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'The People of Sparks'     Send a link to a friend

[SEPT. 8, 2004]  "The People of Sparks," by Jeanne DuPrau, Random House, 2004, 338 pages.

The People of SparksReview by
Linda Harmon

The adventures of Lina and Doon continue in "The People of Sparks," the sequel to "The City of Ember." [Review] Having escaped their dying underground home, Lina and Doon have led a group of approximately 400 Emberites to a new world above ground. The first place they come to is a village called Sparks.

As the story opens, a boy named Torren is at the edge of a cabbage field when he first sees the people. The people of Sparks have never seen more than four new people from the outer regions at one time. At first both groups of people are terrified of each other. The three village leaders -- Mary, Ben and Wilmer -- are called, and after questioning the people from Ember, they reach an agreement.

The people of Ember will be allowed to stay in Sparks for six months. The village will attempt to feed and house the people of Ember, and in exchange the Emberites will work for the people of Sparks. The leaders aren't sure how they will pull this off since the village itself only has 322 people and they are barely producing enough food for themselves. After six months their goal is for the people of Ember to leave Sparks and start a town of their own.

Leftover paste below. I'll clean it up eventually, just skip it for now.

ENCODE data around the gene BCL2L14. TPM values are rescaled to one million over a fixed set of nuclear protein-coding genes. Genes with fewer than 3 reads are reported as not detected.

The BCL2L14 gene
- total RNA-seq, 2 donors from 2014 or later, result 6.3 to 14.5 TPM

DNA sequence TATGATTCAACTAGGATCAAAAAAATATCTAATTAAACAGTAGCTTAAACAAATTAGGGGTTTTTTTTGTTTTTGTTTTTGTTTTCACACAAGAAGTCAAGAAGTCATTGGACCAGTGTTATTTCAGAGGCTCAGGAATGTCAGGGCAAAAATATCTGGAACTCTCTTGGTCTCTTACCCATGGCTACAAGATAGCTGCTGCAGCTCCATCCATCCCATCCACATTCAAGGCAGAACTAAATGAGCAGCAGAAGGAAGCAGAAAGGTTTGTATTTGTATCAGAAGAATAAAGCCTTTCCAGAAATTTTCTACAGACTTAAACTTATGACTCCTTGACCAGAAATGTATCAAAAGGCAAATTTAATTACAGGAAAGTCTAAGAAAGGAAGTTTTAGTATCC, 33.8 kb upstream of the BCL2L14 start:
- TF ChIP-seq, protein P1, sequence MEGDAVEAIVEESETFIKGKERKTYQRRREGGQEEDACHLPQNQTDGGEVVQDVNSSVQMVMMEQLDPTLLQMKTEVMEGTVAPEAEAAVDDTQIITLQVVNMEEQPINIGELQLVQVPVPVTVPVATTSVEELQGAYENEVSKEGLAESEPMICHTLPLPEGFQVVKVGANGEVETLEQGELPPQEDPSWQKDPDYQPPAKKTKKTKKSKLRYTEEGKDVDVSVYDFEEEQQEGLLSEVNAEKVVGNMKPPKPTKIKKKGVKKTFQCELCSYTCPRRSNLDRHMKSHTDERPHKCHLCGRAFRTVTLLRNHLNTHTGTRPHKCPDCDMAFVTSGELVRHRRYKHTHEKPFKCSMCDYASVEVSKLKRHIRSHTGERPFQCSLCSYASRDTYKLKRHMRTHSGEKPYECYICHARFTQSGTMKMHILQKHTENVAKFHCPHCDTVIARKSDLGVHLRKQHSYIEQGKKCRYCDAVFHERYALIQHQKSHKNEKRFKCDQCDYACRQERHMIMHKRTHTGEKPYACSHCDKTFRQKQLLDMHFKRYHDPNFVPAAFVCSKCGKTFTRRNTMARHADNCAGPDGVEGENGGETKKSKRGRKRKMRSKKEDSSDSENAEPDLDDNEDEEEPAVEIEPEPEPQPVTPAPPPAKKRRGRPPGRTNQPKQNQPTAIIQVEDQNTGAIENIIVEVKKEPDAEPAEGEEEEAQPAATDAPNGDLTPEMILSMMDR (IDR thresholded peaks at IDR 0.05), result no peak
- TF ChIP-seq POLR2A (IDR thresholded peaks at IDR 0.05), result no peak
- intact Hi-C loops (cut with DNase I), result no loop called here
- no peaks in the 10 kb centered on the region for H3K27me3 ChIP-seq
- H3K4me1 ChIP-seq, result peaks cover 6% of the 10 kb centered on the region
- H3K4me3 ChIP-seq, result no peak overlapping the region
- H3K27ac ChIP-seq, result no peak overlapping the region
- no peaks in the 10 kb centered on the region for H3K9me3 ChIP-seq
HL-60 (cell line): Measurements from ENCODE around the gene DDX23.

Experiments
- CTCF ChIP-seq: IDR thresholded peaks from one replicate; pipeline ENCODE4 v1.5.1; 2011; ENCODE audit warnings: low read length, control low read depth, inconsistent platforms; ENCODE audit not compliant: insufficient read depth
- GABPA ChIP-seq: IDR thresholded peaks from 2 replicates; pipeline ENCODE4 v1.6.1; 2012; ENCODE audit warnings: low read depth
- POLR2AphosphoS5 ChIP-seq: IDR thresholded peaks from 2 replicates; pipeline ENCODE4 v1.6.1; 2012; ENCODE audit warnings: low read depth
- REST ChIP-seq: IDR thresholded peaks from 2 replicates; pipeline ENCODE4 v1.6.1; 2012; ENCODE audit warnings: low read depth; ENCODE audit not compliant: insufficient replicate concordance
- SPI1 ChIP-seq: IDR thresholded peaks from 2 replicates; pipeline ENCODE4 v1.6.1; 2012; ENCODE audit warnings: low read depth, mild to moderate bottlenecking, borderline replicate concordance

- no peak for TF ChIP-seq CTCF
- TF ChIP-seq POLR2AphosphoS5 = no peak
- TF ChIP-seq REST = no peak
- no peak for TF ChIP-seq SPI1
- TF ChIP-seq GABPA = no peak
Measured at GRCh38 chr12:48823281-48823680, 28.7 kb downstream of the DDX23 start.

The majority of the Emberites will be housed outside of town in an old, bombed-out hotel. Because Lina's little sister, Poppy, is very ill, she and Mrs. Murdo, their guardian, will stay with the village doctor, Hester Crane. The doctor is pleasant enough but very preoccupied with her work. She is the only medical person in the village.

 

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Torren also lives with the doctor. He has an older brother, Casper, who is a roamer. A roamer is similar to our antique dealers of today; they are constantly on the look for items from the past. Casper finds these treasures in the ruins of cities. Lina still dreams of the city she drew when she lived in Ember, so when Casper shows up at the doctor's house, she stows away in his truck. This turns out to be a much bigger adventure than she planned for.

It doesn't take long for problems to arise between the people of Sparks and the people of Ember. The hotel isn't a great place for the Emberites to live, since it has no electricity or indoor plumping, which they had in Ember. The people of Sparks don't have these amenities and find it hard to believe that Ember had them. The heat is also a problem for Emberites; they get very sunburned and have trouble with stamina while working. When they need a break, the Sparks people think they are lazy and ungrateful. Food is not plentiful and the Sparks people begin to resent sharing it with 400 strangers.

As conflicts escalate, Doon becomes involved with a new character, the charismatic and militaristic Tick, formerly of Ember. Tick uses every opportunity to incite the Emberites. When Lina returns a month later after roaming with Casper, war seems imminent. The village of Sparks has a weapon left over from past wars, and they are ready to use it if they are threatened. The Emberites are armed with towel bars and sticks. Lina and Doon know they must stop this insanity at all costs, but how? The conclusion is dramatic and hopeful.

This thought-provoking and well-written novel is suggested for ages 9 to 13.

[Linda Harmon, Lincoln Public Library District]

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